Dutch Shepherd vs Australian Stumpy Tail Cattle Dog - Breed Comparison

Dutch Shepherd vs Australian Stumpy Tail Cattle DogDutch Shepherd is originated from Netherlands but Australian Stumpy Tail Cattle Dog is originated from Australia. Dutch Shepherd may grow 11 cm / 5 inches higher than Australian Stumpy Tail Cattle Dog. Dutch Shepherd may weigh 9 kg / 20 pounds more than Australian Stumpy Tail Cattle Dog. Both Dutch Shepherd and Australian Stumpy Tail Cattle Dog has same life span. Dutch Shepherd may have more litter size than Australian Stumpy Tail Cattle Dog. Both Dutch Shepherd and Australian Stumpy Tail Cattle Dog requires Moderate maintenance.

Basic Information

Group:
Herding dogs
Herding dogs
Origin:
Netherlands
Australia
Height Male:
55 - 62 cm
21 - 25 inches
46 - 51 cm
18 - 21 inches
Height Female:
55 - 62 cm
21 - 25 inches
43 - 48 cm
16 - 19 inches
Weight Male:
20 - 32 kg
44 - 71 pounds
16 - 23 kg
35 - 51 pounds
Weight Female:
20 - 32 kg
44 - 71 pounds
43 - 50 kg
94 - 111 pounds
Life Span:
12 - 15 Years
12 - 15 Years
Litter Size:
6 - 10
4 - 6
Size:
Medium dog
Medium dog
Other Names:
Hollandse Herder
Stumpy, Stumpy Tail
Colors Available:
brindle, red, Gold or silver
speckled red- or speckled blue.
Coat:
Short and dense but also long or wiry
short to medium length, dense and straight
Shedding:
Moderate, Seasonal
Moderate, Seasonal
Temperament:
Affectionate, Aggressive, Alert, Cheerful, Courageous, Curious, Energetic, Friendly, Gentle, Independent, Intelligent, Lively, Loving, Loyal, Outgoing, Playful, Protective, Responsive, Social, Stubborn, Territorial
Affectionate, Alert, Cheerful, Courageous, Energetic, Friendly, Independent, Intelligent, Lively, Loving, Loyal, Outgoing, Playful, Protective, Responsive, Social, Territorial
Grooming:
Moderate maintenance
Moderate maintenance
Trainability:
Easy
Easy
Hypoallergenic:
No
Yes
Kids Friendly:
Yes
Yes
New Owners Friendly:
Yes
Yes

History

dutch shepherdThe Dutch Shepherd is of Dutch origin, hailing from the Netherlands. They were originally used as herding dogs on the farms, where they became a jack-of-all-trades type of dog.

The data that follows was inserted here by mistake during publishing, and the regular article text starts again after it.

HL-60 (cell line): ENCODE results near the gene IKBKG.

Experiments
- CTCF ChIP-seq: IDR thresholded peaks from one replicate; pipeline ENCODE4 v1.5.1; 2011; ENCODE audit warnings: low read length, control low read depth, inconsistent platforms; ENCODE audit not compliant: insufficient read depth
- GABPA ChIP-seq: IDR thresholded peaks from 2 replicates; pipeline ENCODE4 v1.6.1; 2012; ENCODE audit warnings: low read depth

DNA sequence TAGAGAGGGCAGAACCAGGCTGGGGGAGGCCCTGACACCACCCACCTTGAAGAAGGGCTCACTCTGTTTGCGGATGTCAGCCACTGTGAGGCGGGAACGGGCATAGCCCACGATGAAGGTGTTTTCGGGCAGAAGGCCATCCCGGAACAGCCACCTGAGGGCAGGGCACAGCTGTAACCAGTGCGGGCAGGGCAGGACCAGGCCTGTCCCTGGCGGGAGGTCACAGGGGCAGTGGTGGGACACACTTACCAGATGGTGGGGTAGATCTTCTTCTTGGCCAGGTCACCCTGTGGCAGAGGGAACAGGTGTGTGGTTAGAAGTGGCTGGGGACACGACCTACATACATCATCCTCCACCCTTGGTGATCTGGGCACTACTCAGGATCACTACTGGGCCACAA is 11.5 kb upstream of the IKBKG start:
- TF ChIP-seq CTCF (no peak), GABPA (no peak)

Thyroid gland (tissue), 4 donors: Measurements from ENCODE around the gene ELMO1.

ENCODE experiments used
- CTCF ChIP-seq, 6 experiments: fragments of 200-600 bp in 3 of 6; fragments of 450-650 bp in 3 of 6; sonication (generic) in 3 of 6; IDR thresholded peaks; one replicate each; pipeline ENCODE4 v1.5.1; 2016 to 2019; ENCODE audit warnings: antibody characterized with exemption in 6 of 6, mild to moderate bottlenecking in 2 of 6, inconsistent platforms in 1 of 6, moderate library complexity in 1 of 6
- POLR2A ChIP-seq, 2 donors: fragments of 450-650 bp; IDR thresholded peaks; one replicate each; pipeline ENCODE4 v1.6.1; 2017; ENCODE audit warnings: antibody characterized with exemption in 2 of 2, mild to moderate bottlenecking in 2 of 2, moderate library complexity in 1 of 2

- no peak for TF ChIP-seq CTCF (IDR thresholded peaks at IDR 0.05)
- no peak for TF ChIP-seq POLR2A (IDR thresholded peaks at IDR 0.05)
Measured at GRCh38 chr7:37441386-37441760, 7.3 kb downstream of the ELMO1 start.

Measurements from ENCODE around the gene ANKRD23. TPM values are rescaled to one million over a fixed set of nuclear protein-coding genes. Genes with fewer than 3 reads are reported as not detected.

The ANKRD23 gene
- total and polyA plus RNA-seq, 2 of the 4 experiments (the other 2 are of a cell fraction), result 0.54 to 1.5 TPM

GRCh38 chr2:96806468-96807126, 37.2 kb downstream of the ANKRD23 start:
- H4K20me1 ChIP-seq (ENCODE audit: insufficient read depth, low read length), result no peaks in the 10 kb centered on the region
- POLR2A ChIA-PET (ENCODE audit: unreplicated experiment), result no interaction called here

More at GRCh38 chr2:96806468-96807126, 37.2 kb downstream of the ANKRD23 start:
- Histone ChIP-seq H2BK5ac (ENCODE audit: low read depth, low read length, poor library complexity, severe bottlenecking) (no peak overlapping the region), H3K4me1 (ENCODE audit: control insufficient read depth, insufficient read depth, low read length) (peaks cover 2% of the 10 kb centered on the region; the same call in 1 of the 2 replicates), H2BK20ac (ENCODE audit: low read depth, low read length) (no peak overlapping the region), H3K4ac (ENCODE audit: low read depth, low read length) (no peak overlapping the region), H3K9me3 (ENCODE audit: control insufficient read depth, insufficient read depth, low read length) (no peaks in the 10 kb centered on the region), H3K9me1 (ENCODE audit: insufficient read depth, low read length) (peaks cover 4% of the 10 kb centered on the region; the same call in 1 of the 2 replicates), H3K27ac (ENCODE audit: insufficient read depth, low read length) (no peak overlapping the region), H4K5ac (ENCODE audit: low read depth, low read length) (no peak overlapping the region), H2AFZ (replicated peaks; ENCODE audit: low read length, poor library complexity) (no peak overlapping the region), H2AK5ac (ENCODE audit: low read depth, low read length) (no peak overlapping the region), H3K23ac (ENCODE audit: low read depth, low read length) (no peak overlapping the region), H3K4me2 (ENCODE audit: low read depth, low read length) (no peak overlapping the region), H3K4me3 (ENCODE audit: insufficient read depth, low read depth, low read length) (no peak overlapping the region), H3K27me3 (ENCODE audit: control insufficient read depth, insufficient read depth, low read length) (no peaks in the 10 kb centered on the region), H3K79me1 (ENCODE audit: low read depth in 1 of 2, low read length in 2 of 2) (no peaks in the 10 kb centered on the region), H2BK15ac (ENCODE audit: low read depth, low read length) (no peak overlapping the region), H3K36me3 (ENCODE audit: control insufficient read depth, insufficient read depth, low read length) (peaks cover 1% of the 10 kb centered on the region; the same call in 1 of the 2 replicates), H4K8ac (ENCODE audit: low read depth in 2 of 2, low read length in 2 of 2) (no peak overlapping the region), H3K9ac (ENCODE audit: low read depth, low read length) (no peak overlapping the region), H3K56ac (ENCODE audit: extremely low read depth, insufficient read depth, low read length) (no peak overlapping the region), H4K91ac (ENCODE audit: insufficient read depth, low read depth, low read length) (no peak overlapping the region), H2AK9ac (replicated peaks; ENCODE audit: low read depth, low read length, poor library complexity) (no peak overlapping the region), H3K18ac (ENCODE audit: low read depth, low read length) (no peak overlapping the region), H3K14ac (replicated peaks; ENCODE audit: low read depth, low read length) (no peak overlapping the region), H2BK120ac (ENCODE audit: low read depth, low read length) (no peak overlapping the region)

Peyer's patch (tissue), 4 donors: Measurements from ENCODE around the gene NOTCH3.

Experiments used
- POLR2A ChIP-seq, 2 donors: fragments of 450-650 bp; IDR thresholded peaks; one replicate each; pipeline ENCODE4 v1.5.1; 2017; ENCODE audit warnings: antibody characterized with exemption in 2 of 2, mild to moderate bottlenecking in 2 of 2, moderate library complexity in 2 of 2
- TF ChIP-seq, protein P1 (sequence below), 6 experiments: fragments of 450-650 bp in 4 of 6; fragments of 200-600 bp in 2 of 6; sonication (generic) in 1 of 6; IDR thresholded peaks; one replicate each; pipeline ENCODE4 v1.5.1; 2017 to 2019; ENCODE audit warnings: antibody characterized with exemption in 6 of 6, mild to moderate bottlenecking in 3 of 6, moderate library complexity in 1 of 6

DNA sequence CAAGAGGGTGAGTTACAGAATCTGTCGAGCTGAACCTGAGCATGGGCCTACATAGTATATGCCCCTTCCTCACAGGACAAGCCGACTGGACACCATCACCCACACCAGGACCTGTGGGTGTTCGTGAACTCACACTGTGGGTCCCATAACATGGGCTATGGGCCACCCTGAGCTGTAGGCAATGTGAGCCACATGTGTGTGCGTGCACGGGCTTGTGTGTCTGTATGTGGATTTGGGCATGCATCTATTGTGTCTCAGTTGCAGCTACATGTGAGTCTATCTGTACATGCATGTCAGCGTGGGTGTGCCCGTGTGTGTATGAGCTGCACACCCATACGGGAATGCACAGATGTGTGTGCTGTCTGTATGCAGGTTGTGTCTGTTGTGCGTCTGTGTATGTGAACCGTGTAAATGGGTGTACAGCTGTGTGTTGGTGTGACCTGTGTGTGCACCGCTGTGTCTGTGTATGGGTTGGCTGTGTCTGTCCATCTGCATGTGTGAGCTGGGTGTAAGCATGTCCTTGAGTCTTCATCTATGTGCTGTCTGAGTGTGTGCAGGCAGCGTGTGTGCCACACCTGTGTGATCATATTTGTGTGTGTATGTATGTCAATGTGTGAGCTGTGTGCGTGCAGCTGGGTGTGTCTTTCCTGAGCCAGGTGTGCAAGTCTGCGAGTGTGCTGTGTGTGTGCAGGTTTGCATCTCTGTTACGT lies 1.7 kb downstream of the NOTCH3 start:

The Dutch Shepherd in those days, 100 odd years ago, were also known as Hollandse Herders.

These dogs are more rare in modern days, but when you do find them, they are being used as police or security dogs, as guides for the blind, or simply as family friends.

australian stumpy tail cattle dogThere is quite a bit of mystery surrounding the origin of the Stumpy Tail Cattle Dog. The breed was developed as a working dog to herd sheep and cattle, but there are quite a few theories about the development of the breed. It is agreed however, that the dog was developed in Australia and came about from crossing the Australian Dingo and British herding dogs.

Perhaps the most popular theory for the origin of the Australian Stumpy Tail Cattle Dog is that the breed was developed by a man named Timmins, sheep drover and a cattle operating in New South Wales during the colonial period. Whatever the dog’s origins, it was in 1996 that the United Kennel Club, the 2nd largest dog registry in the world and the United States, granted full recognition to the Stumpy Tail Cattle Dog as a member of the Herding Group. The breed’s name was changed to the Australian Stumpy Tail Cattle Dog in 2002. Today he remains almost exclusively a tail-less working dog.

Description

dutch shepherd puppyThe Dutch Shepherd dog is very similar in appearance to the popular German Shepherds, being a medium to large sized dog.

The males are slightly heavier than females, but both males and females can stand between 55 and 62cm and weigh between 20 and 32kg.

There are actually 3 varieties found in the Dutch Shepherd dogs - short-haired, long-haired, and wiry or rough-haired. The dog has a double coat, consisting of a woolly undercoat and a top coat. The basic color of the coat is gold or silver through to red, giving rise to the brindle variations. Too much black or white seen in the fur is considered a fault.

In 1914 it was decided that brindle coats would distinguish them from the others.

The eyes of the Dutch Shepherd are dark, almond shaped and slightly slanting, while the medium sized ears are erect and high on the head and the thick tail is slightly curved. The dog has an unusually long tongue which is often found hanging out.

Temperament:

Early training and socializing for this dog is important so that he can learn to stay calm around new people, or visitors to the property.

The beautiful Dutch Shepherd doesn’t like being left alone for too long, loving rather to be involved with all that the family is involved in. They get on well with other pets in the home as well as being child-friendly.

They are happy dogs, who can also be smart and cunning, therefore highly trainable. They soak up new commands easily. Dutch Shepherds are also good watchdogs as they are fiercely loyal, and do not take kindly to strangers.

Naturally Tail-less